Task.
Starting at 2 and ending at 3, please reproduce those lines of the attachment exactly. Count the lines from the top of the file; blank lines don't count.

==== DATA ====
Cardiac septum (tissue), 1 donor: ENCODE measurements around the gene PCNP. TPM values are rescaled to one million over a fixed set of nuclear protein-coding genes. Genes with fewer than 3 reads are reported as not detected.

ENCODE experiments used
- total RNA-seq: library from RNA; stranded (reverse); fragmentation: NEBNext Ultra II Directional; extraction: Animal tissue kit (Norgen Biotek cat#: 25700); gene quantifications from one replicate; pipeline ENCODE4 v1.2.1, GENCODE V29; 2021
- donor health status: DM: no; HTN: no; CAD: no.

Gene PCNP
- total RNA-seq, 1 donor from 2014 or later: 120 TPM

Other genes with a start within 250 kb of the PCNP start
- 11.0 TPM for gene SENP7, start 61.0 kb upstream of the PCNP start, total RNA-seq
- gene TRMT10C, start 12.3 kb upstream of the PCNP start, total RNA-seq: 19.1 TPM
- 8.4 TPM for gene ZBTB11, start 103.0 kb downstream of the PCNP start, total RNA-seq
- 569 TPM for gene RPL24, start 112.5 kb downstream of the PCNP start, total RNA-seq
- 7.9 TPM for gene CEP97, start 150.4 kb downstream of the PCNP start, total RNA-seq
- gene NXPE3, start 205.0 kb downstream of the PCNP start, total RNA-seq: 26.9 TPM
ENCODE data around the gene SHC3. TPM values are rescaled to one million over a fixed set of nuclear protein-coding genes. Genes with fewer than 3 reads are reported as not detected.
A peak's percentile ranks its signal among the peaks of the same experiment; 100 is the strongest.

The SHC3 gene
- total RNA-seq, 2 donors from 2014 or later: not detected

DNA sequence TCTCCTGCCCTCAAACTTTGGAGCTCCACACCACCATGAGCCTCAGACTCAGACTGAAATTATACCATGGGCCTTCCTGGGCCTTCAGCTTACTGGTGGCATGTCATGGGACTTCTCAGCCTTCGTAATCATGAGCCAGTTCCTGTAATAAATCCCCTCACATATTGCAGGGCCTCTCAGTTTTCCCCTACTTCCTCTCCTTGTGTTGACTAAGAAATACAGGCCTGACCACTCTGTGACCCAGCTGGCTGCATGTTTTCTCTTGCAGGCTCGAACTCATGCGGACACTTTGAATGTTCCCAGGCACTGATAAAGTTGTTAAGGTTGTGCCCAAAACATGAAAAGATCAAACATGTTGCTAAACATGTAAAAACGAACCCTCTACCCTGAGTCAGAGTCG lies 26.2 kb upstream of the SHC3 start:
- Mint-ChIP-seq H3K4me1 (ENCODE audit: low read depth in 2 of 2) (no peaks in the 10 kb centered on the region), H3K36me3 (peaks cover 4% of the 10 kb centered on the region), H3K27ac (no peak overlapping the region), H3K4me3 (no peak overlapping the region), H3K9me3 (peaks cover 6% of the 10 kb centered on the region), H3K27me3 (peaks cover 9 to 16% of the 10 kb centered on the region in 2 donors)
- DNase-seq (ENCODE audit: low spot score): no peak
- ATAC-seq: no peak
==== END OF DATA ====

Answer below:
ENCODE experiments used
- total RNA-seq: library from RNA; stranded (reverse); fragmentation: NEBNext Ultra II Directional; extraction: Animal tissue kit (Norgen Biotek cat#: 25700); gene quantifications from one replicate; pipeline ENCODE4 v1.2.1, GENCODE V29; 2021